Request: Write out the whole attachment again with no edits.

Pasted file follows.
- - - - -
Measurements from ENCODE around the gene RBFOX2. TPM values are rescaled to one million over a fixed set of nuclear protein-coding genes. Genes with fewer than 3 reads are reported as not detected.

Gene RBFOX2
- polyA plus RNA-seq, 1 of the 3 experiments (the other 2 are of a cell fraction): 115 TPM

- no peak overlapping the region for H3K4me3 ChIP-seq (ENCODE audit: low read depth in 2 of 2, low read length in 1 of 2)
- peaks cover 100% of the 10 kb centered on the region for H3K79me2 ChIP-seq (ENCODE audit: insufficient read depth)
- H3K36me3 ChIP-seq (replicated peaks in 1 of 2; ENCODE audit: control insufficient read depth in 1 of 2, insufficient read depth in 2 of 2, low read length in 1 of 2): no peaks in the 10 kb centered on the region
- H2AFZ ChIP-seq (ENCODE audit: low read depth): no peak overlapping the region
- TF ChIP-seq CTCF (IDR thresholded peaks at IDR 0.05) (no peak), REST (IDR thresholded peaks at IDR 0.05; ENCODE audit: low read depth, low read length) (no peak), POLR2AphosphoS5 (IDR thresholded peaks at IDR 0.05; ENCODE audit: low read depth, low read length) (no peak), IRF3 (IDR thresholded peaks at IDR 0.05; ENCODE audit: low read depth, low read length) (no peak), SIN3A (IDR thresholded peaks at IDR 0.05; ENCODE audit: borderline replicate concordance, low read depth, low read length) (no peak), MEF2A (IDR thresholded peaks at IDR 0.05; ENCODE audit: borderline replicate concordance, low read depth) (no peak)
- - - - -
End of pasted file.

Measurements from ENCODE around the gene RBFOX2. TPM values are rescaled to one million over a fixed set of nuclear protein-coding genes. Genes with fewer than 3 reads are reported as not detected.

Gene RBFOX2
- polyA plus RNA-seq, 1 of the 3 experiments (the other 2 are of a cell fraction): 115 TPM

- no peak overlapping the region for H3K4me3 ChIP-seq (ENCODE audit: low read depth in 2 of 2, low read length in 1 of 2)
- peaks cover 100% of the 10 kb centered on the region for H3K79me2 ChIP-seq (ENCODE audit: insufficient read depth)
- H3K36me3 ChIP-seq (replicated peaks in 1 of 2; ENCODE audit: control insufficient read depth in 1 of 2, insufficient read depth in 2 of 2, low read length in 1 of 2): no peaks in the 10 kb centered on the region
- H2AFZ ChIP-seq (ENCODE audit: low read depth): no peak overlapping the region
- TF ChIP-seq CTCF (IDR thresholded peaks at IDR 0.05) (no peak), REST (IDR thresholded peaks at IDR 0.05; ENCODE audit: low read depth, low read length) (no peak), POLR2AphosphoS5 (IDR thresholded peaks at IDR 0.05; ENCODE audit: low read depth, low read length) (no peak), IRF3 (IDR thresholded peaks at IDR 0.05; ENCODE audit: low read depth, low read length) (no peak), SIN3A (IDR thresholded peaks at IDR 0.05; ENCODE audit: borderline replicate concordance, low read depth, low read length) (no peak), MEF2A (IDR thresholded peaks at IDR 0.05; ENCODE audit: borderline replicate concordance, low read depth) (no peak)